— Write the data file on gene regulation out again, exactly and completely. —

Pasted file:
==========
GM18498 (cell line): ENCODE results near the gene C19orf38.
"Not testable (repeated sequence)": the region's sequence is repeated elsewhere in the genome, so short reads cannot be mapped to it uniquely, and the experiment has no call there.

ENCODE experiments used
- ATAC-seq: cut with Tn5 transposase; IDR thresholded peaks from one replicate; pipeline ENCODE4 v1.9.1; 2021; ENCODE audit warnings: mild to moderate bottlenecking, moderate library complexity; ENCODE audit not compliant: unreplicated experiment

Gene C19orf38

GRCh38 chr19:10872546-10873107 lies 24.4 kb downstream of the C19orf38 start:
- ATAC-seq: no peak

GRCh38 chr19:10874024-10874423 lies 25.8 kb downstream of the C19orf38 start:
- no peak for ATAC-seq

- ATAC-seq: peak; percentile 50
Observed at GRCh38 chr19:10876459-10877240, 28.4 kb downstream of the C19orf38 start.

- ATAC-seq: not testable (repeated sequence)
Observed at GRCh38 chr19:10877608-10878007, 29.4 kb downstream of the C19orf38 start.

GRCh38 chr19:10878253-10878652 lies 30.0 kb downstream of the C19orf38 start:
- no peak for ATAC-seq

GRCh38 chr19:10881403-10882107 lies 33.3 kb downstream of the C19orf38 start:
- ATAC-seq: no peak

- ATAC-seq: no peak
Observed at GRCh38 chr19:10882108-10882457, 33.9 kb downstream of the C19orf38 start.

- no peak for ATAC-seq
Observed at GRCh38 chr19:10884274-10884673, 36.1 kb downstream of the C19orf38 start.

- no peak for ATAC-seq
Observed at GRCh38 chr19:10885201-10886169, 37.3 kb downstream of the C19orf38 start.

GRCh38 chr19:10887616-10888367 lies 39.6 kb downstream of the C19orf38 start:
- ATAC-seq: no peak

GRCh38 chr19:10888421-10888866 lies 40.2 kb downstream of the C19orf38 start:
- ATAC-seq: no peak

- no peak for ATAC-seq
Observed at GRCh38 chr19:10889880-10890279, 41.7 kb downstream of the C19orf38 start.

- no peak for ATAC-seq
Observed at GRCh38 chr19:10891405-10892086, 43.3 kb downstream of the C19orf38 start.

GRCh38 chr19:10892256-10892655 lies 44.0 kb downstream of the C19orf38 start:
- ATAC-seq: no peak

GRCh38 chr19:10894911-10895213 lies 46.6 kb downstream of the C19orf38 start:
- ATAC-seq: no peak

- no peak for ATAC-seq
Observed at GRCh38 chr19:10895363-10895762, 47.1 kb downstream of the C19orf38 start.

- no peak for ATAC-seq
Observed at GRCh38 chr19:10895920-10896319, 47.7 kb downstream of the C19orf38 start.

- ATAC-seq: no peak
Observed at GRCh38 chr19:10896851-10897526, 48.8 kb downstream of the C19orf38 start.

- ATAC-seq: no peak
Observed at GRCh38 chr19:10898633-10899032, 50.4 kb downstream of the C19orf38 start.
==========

GM18498 (cell line): ENCODE results near the gene C19orf38.
"Not testable (repeated sequence)": the region's sequence is repeated elsewhere in the genome, so short reads cannot be mapped to it uniquely, and the experiment has no call there.

ENCODE experiments used
- ATAC-seq: cut with Tn5 transposase; IDR thresholded peaks from one replicate; pipeline ENCODE4 v1.9.1; 2021; ENCODE audit warnings: mild to moderate bottlenecking, moderate library complexity; ENCODE audit not compliant: unreplicated experiment

Gene C19orf38

GRCh38 chr19:10872546-10873107 lies 24.4 kb downstream of the C19orf38 start:
- ATAC-seq: no peak

GRCh38 chr19:10874024-10874423 lies 25.8 kb downstream of the C19orf38 start:
- no peak for ATAC-seq

- ATAC-seq: peak; percentile 50
Observed at GRCh38 chr19:10876459-10877240, 28.4 kb downstream of the C19orf38 start.

- ATAC-seq: not testable (repeated sequence)
Observed at GRCh38 chr19:10877608-10878007, 29.4 kb downstream of the C19orf38 start.

GRCh38 chr19:10878253-10878652 lies 30.0 kb downstream of the C19orf38 start:
- no peak for ATAC-seq

GRCh38 chr19:10881403-10882107 lies 33.3 kb downstream of the C19orf38 start:
- ATAC-seq: no peak

- ATAC-seq: no peak
Observed at GRCh38 chr19:10882108-10882457, 33.9 kb downstream of the C19orf38 start.

- no peak for ATAC-seq
Observed at GRCh38 chr19:10884274-10884673, 36.1 kb downstream of the C19orf38 start.

- no peak for ATAC-seq
Observed at GRCh38 chr19:10885201-10886169, 37.3 kb downstream of the C19orf38 start.

GRCh38 chr19:10887616-10888367 lies 39.6 kb downstream of the C19orf38 start:
- ATAC-seq: no peak

GRCh38 chr19:10888421-10888866 lies 40.2 kb downstream of the C19orf38 start:
- ATAC-seq: no peak

- no peak for ATAC-seq
Observed at GRCh38 chr19:10889880-10890279, 41.7 kb downstream of the C19orf38 start.

- no peak for ATAC-seq
Observed at GRCh38 chr19:10891405-10892086, 43.3 kb downstream of the C19orf38 start.

GRCh38 chr19:10892256-10892655 lies 44.0 kb downstream of the C19orf38 start:
- ATAC-seq: no peak

GRCh38 chr19:10894911-10895213 lies 46.6 kb downstream of the C19orf38 start:
- ATAC-seq: no peak

- no peak for ATAC-seq
Observed at GRCh38 chr19:10895363-10895762, 47.1 kb downstream of the C19orf38 start.

- no peak for ATAC-seq
Observed at GRCh38 chr19:10895920-10896319, 47.7 kb downstream of the C19orf38 start.

- ATAC-seq: no peak
Observed at GRCh38 chr19:10896851-10897526, 48.8 kb downstream of the C19orf38 start.

- ATAC-seq: no peak
Observed at GRCh38 chr19:10898633-10899032, 50.4 kb downstream of the C19orf38 start.